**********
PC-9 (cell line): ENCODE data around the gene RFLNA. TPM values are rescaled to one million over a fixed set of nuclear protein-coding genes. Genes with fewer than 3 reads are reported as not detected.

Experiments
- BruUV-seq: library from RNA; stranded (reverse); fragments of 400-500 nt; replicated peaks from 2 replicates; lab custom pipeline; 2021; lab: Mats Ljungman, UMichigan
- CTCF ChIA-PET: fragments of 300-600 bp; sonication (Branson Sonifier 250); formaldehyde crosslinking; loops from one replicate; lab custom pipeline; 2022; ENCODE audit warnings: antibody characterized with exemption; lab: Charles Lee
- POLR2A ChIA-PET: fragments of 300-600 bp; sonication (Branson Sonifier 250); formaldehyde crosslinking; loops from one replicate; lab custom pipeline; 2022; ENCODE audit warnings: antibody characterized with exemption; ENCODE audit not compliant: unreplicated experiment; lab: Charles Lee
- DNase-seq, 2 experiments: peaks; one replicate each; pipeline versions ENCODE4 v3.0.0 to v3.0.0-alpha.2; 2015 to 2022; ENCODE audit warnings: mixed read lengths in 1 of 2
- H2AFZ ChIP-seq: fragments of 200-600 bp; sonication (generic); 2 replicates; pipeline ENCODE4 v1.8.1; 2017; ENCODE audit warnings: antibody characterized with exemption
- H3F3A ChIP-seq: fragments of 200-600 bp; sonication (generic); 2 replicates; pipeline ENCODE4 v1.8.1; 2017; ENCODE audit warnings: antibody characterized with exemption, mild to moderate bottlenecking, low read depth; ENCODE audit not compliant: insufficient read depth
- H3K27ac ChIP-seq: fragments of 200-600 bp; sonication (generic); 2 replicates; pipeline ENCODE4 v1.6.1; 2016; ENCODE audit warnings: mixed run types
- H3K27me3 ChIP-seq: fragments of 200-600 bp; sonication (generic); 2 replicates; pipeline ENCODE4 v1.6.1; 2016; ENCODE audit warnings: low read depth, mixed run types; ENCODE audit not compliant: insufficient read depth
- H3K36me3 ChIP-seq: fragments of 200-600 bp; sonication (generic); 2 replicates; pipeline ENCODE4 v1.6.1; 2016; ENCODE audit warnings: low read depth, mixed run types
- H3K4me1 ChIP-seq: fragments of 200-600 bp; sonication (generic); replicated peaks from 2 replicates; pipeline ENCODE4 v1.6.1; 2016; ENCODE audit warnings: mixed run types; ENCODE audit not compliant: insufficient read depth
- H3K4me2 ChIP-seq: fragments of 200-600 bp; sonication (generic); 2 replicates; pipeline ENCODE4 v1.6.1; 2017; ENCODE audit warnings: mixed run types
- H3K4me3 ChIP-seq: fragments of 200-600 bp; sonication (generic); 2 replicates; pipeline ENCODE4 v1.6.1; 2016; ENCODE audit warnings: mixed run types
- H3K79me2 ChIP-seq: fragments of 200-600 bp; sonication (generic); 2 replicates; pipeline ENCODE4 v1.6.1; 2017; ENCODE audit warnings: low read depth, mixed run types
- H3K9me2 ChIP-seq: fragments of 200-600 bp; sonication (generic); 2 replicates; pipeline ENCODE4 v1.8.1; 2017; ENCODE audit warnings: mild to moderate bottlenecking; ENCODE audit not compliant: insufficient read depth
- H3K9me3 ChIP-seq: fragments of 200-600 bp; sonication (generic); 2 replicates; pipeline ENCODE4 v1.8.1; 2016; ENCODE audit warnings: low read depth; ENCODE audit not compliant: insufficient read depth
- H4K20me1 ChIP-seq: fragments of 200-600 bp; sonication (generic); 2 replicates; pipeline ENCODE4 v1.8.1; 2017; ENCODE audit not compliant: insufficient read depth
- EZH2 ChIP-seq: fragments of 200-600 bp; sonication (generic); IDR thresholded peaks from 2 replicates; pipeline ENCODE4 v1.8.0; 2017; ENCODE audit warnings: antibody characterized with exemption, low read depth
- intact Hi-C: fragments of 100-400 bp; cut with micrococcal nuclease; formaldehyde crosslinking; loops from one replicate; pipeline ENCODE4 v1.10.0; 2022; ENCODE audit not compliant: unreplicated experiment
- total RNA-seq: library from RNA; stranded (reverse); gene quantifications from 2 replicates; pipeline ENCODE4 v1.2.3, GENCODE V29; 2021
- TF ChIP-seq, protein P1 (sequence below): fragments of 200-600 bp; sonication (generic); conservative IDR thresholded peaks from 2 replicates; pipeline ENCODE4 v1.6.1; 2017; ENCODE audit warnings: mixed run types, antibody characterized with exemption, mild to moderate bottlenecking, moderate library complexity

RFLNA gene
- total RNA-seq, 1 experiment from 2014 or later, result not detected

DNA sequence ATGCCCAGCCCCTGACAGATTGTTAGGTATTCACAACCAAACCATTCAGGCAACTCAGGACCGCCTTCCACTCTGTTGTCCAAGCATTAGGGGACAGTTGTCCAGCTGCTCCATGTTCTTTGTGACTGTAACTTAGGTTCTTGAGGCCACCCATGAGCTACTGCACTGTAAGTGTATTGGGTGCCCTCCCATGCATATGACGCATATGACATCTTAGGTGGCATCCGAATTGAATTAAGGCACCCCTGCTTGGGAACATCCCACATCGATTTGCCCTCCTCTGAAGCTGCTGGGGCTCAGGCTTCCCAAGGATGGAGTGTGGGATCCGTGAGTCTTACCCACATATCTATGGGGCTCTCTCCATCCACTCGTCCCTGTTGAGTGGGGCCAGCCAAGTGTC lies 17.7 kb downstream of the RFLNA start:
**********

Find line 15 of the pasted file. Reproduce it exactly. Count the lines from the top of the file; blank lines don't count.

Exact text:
- H3K79me2 ChIP-seq: fragments of 200-600 bp; sonication (generic); 2 replicates; pipeline ENCODE4 v1.6.1; 2017; ENCODE audit warnings: low read depth, mixed run types